Raw material prices were mixed this week, with the IODEX up 6%, while Rotterdam HMS was down 1.6%. The Baltic Dry Index was down sharply again this week as well, falling another 14.8%.

Below is the iron ore future curve with Friday’s settlements in orange, and the prior week’s settlements in green. Iron ore was significantly higher last week, as additional reports out of China suggest that demand for steel will be strong in the beginning of the year.

The ex-flat rolled prices are listed below.

Chinese Inventory

Below are inventory levels for Chinese finished steel products and iron ore. All the watched inventories increased again this week. While this is seasonally normal, current inventory levels are at their highest level in the last 5 years, for the second week of January.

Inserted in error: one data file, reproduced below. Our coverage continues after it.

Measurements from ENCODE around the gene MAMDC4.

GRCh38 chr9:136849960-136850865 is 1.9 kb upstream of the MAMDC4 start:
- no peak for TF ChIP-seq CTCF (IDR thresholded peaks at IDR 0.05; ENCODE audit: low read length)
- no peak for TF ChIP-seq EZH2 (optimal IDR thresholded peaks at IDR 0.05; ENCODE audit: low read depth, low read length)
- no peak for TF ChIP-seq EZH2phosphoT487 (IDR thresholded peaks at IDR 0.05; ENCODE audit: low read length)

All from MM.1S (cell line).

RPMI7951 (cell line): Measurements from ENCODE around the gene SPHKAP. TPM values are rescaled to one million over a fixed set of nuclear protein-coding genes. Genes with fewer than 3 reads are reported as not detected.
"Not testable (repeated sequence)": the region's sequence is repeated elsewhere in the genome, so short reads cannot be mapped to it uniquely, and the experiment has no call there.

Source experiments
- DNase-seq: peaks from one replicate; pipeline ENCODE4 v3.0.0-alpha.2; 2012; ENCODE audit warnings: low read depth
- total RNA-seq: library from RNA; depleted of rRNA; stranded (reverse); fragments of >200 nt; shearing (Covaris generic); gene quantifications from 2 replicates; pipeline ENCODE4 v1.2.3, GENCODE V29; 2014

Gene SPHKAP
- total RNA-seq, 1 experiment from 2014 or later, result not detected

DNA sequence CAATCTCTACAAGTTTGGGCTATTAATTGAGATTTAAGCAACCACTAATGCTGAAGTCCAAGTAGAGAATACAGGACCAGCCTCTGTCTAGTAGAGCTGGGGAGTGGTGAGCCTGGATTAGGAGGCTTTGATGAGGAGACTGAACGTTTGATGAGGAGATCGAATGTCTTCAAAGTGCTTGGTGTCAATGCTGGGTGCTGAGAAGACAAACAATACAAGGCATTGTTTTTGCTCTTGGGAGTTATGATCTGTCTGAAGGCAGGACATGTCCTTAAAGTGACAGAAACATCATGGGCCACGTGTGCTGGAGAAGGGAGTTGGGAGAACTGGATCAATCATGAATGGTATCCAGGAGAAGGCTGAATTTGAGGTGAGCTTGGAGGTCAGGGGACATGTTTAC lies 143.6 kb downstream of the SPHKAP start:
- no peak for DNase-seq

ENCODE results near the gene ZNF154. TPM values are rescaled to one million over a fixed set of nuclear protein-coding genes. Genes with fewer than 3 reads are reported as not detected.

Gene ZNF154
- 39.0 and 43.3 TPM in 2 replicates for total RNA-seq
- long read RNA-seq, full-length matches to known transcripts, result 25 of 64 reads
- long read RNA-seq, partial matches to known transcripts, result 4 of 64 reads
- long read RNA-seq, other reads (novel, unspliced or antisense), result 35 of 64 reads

Economic Data

The remaining economic data is below.

Base & Precious Metals

Base and precious metal futures were mostly higher this week, LME Aluminum was up 13.1%, while LME Nickel lost 4.6%. Among precious metals, Gold gained another 2.8% and is at its highest level since April 2022.


The U.S. dollar was down 1.73 to 102.18, while the Japanese yen gained 3.2% on the week.


Last week, the Febuary WTI crude oil future gained $6.09 or 8.3% to $79.86/bbl. The aggregate inventory level was up 2.9%. The Baker Hughes North American rig count was up sharply, by another 41 rigs, and the U.S. rig count increased by 3 rigs.


The U.S. 10-year yield fell 5 bps, closing the week at 3.5%. The German 10-year yield was down 4 bps to 2.17%, and the Japanese 10-year yield was up 1 bps to 0.51%.


Below are equity indexes and steel related companies: